For many, the purpose of visiting Siem Reap and Cambodia is to see the great temples of Angkor. Hidden in the dense, humid jungles of Cambodia, this incredible complex was only found in the 19th century by British explorers. Originally constructed as a Hindu temple in the 12th century before being converted to a Buddhist temple, it was built to be the main temple of Angkor, the capital of the Khmer (pronounced Kah-my) empire. “Wat” means temple, so naturally Angkor Wat just means the temple of Angkor. Angkor Wat, a UNESCO World Heritage Site, is the largest religious monument ever constructed, and the city of Angkor is believed to have been the largest pre-industrialization city in the world.
- 1 Arriving in Siem Reap and Visas
- 2 Cambodian Food
- 3 Visiting Angkor
- 4 Visiting Angkor Wat
Arriving in Siem Reap and Visas
I arrived in Siem Reap, the gateway city to the temples of Angkor, via a Jetstar flight from Singapore. The airport is what you’d expect from a touristy hub in the jungles of a third world country but I’ve seen worse. Arriving at customs, all Western passports must obtain visas to enter the country. Visas are available for purchase upon arrival so no need to make plans beforehand. I met some American travelers working in Dubai on my flight and we ended up hanging out for the duration of my stay. They also all brought with them passport photos as apparently it was a requirement for the visa process. Nope. Not true at all. Just make sure to have some US Dollars before entering; the visa costs $30 and they will take “photos” of you for another $2 which funny enough, was less than what we would pay for passport photos back home.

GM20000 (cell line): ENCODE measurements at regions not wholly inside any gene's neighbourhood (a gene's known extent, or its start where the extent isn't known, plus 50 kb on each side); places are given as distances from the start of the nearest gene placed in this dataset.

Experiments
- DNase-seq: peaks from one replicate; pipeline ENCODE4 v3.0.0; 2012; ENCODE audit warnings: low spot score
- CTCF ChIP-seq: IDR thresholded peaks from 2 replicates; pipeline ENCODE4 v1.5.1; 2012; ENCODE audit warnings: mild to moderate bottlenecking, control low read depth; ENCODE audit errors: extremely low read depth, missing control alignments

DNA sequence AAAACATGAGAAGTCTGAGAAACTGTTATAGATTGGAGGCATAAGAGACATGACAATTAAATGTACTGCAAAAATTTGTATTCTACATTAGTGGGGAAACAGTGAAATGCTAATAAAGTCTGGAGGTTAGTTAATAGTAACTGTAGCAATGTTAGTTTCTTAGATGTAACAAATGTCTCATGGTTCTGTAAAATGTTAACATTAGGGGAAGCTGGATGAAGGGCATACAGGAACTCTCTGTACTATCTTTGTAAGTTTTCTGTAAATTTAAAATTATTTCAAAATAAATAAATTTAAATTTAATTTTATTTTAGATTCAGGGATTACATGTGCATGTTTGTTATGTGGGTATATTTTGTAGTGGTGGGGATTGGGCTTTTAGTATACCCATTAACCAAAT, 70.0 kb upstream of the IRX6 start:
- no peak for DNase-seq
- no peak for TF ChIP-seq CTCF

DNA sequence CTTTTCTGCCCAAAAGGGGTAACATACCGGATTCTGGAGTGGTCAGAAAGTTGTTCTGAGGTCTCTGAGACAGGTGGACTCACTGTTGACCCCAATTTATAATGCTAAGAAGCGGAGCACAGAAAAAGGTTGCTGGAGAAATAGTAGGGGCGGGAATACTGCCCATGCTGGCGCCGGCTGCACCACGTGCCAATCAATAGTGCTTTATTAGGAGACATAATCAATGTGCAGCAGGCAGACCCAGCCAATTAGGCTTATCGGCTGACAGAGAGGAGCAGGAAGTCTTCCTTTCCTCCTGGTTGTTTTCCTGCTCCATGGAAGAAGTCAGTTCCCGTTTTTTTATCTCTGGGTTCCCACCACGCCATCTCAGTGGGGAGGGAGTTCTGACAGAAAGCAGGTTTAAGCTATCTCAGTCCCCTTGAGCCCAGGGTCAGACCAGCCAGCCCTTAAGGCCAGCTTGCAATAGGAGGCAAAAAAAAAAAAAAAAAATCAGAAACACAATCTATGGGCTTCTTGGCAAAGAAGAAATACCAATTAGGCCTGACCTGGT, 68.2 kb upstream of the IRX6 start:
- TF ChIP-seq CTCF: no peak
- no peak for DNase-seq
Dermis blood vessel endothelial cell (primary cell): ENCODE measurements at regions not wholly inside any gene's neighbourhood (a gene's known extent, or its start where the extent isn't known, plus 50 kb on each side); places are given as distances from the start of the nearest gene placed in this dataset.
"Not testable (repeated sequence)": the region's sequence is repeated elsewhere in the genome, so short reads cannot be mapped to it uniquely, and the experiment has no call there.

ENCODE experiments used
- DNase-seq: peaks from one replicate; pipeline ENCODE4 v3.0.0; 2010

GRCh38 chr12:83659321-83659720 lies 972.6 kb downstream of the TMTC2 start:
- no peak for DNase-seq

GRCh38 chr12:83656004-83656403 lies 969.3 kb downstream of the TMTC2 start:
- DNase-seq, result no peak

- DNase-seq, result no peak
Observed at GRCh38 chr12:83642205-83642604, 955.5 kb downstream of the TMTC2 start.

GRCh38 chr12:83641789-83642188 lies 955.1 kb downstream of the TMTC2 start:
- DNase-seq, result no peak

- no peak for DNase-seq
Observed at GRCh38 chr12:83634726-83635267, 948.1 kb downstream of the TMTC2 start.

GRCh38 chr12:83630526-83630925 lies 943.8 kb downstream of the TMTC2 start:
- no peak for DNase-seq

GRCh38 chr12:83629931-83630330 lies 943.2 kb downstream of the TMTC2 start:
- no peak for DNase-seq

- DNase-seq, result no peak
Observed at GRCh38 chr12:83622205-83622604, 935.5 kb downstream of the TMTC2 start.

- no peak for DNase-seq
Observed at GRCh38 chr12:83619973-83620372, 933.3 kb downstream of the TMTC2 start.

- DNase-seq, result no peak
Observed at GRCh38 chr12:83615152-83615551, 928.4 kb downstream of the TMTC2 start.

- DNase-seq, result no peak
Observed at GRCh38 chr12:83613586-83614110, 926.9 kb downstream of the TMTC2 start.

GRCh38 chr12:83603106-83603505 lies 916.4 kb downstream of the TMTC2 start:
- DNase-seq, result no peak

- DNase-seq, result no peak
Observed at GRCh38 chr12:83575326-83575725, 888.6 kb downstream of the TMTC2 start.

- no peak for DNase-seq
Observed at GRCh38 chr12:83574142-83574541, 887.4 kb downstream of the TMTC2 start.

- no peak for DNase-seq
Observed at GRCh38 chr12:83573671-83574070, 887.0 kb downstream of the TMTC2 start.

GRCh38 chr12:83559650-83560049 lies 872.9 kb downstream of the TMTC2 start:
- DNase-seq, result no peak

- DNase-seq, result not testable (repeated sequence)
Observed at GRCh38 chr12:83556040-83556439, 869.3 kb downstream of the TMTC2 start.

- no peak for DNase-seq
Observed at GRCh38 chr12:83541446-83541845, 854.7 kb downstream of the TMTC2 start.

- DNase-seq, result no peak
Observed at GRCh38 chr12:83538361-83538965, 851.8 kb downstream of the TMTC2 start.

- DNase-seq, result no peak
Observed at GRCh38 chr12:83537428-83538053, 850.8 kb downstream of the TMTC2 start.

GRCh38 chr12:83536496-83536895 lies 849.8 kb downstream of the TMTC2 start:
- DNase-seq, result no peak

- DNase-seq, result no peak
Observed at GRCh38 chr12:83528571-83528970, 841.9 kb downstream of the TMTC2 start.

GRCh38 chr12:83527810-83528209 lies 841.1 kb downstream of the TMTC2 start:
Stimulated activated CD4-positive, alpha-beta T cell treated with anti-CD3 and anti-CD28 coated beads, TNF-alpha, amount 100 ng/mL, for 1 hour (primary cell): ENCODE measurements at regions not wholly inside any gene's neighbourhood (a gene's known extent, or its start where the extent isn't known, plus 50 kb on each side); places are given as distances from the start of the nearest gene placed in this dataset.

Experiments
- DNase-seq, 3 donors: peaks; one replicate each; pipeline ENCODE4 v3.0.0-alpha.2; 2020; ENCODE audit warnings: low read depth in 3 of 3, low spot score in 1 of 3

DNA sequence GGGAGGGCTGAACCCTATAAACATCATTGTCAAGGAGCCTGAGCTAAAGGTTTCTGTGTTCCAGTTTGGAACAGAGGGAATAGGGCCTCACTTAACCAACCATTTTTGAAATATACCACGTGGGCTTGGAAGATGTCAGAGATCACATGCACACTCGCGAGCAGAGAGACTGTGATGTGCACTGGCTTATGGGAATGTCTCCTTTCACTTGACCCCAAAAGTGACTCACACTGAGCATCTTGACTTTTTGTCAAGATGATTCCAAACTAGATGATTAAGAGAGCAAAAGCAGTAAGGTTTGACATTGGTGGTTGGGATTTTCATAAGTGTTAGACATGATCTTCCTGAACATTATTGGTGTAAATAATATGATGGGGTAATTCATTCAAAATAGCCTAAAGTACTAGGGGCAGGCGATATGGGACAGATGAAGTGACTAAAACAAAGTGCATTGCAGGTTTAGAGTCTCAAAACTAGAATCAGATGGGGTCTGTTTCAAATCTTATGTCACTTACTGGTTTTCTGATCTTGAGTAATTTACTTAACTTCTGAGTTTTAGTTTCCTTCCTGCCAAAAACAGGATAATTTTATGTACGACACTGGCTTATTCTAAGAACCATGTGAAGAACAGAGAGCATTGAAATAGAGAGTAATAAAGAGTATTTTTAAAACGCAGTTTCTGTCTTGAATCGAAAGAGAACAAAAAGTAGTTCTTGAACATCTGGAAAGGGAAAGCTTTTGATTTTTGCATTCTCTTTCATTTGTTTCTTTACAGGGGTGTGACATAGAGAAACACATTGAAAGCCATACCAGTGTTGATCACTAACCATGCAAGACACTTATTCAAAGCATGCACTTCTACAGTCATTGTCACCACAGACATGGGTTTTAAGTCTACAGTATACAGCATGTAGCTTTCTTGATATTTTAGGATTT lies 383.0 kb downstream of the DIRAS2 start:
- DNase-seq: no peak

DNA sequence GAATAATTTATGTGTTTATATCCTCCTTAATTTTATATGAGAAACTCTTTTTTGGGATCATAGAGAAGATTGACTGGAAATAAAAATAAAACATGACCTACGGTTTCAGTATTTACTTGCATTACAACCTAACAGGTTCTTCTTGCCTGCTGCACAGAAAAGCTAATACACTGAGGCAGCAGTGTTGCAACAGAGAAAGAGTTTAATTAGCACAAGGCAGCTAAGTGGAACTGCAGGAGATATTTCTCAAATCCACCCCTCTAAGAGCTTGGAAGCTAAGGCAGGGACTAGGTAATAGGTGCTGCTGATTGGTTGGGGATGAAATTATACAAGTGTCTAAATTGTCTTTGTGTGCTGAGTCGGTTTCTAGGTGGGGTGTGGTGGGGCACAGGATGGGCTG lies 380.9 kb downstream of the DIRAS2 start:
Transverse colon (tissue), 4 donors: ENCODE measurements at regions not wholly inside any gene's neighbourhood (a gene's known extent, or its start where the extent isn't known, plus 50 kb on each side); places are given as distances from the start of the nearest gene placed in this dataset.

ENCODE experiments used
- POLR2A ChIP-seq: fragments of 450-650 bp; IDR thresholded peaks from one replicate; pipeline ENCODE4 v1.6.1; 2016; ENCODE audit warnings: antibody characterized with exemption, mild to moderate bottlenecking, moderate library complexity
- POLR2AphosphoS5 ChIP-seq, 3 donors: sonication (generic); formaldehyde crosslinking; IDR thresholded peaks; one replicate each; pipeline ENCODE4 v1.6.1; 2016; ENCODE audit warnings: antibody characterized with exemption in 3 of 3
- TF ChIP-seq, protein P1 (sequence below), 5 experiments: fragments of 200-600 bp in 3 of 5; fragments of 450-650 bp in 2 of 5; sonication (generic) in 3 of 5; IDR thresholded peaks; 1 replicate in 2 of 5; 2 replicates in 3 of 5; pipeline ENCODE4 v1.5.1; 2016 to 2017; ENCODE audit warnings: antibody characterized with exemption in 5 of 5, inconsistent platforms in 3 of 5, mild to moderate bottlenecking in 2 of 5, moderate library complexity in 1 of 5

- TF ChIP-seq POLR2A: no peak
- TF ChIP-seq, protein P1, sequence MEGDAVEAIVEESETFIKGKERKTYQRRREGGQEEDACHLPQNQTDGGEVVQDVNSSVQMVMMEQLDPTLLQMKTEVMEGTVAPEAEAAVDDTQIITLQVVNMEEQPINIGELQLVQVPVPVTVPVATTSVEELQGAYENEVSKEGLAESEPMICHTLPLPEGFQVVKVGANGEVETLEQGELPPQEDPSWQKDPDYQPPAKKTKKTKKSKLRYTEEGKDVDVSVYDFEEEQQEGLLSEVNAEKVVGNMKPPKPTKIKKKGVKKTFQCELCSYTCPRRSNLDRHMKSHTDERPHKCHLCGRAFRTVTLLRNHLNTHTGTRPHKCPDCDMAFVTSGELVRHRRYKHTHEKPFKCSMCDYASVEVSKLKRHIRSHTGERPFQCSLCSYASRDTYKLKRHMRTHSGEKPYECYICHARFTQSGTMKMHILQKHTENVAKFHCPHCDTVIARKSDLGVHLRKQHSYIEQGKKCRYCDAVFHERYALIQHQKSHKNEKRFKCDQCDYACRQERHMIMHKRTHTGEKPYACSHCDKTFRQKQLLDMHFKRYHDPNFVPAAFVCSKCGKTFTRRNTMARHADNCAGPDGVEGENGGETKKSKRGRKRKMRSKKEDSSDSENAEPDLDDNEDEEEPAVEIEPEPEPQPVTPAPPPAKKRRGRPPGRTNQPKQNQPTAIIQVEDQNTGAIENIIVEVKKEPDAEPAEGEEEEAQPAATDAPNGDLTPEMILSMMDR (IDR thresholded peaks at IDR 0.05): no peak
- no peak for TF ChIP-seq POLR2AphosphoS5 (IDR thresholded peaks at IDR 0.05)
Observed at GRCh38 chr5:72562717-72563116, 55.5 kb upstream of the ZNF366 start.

While the official currency of Cambodia is the Cambodia Riel, US Dollars are widely accepted in Siem Reap. In fact, almost all prices and signs will be quoted in US Dollars. The Riel is hard pegged to the $ at 4000 Riels to $1 so perhaps they’ve just realized it’s easier for people not to have to multiple 4000 constantly, or that the locals really love the smell of the greenback. Either way, paying in Riel or $ is accepted everywhere and some street vendors will only give you change in Riels. Whatever you do, just make sure to get rid of your Riels before leaving as the currency is useless outside of Cambodia.
The town of Siem Reap is your standard SE Asian tourist hotspot town. It immediately reminded me of Patong in Phuket or Kuta, Bali in the sense that it was once a sleepy local town with few visitors, but has since become a huge draw for tourists and turned into a subsequent shitshow. So I’m talking about terrible traffic, constant noise, streets that only contain bars/restaurants catering to Westerners, seedy strip clubs, etc. Siem Reap has all of these. However, if I had to choose, I’d say it is still better than Patong or Bali.